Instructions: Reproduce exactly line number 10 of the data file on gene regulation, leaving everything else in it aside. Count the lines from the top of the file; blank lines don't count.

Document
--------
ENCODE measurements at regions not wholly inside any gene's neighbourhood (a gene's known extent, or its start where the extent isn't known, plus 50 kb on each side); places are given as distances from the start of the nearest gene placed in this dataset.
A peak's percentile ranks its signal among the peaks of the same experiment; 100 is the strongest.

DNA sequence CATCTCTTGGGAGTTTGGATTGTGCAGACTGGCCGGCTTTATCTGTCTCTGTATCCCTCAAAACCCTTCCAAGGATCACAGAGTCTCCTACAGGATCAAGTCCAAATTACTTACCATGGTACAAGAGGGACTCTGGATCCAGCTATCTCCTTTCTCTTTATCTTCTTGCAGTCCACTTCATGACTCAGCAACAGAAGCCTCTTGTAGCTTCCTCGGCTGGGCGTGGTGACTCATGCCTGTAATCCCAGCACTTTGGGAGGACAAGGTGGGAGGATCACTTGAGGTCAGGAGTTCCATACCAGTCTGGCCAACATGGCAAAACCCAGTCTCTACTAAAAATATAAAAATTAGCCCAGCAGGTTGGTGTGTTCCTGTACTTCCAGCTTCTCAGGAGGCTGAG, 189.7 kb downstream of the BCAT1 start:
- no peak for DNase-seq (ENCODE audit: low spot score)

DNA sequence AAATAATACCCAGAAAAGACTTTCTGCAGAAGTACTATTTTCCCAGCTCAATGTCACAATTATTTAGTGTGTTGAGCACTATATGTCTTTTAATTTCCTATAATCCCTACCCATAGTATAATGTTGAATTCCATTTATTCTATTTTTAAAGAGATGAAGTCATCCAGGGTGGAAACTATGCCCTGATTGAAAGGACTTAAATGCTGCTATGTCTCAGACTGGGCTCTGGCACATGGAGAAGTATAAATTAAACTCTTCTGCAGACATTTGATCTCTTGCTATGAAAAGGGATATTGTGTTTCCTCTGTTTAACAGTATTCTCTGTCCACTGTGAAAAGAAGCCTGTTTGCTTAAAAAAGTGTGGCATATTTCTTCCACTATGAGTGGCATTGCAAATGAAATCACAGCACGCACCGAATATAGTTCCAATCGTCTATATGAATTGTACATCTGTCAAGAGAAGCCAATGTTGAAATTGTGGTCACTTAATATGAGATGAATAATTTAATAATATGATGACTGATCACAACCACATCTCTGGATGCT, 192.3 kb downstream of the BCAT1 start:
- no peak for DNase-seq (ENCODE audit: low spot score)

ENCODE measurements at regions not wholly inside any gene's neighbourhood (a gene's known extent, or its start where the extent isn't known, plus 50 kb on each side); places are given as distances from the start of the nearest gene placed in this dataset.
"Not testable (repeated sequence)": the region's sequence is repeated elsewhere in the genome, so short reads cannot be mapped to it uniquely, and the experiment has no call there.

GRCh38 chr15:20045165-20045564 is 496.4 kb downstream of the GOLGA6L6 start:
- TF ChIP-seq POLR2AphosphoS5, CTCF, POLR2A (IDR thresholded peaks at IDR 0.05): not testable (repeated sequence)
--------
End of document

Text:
- TF ChIP-seq POLR2AphosphoS5, CTCF, POLR2A (IDR thresholded peaks at IDR 0.05): not testable (repeated sequence)